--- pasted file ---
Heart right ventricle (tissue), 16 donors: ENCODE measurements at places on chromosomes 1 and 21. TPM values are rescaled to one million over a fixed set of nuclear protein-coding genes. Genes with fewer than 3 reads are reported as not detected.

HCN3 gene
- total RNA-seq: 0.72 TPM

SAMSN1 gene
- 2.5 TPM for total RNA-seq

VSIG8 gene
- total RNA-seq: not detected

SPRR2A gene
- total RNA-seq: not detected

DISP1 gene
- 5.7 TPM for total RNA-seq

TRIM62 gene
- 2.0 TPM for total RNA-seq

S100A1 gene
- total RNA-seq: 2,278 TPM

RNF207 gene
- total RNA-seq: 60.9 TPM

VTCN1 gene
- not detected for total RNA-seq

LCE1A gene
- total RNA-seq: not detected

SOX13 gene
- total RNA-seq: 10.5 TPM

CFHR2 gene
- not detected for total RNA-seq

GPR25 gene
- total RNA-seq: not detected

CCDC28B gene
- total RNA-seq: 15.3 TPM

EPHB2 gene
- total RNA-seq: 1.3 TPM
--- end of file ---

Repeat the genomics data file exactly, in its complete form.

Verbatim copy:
Heart right ventricle (tissue), 16 donors: ENCODE measurements at places on chromosomes 1 and 21. TPM values are rescaled to one million over a fixed set of nuclear protein-coding genes. Genes with fewer than 3 reads are reported as not detected.

HCN3 gene
- total RNA-seq: 0.72 TPM

SAMSN1 gene
- 2.5 TPM for total RNA-seq

VSIG8 gene
- total RNA-seq: not detected

SPRR2A gene
- total RNA-seq: not detected

DISP1 gene
- 5.7 TPM for total RNA-seq

TRIM62 gene
- 2.0 TPM for total RNA-seq

S100A1 gene
- total RNA-seq: 2,278 TPM

RNF207 gene
- total RNA-seq: 60.9 TPM

VTCN1 gene
- not detected for total RNA-seq

LCE1A gene
- total RNA-seq: not detected

SOX13 gene
- total RNA-seq: 10.5 TPM

CFHR2 gene
- not detected for total RNA-seq

GPR25 gene
- total RNA-seq: not detected

CCDC28B gene
- total RNA-seq: 15.3 TPM

EPHB2 gene
- total RNA-seq: 1.3 TPM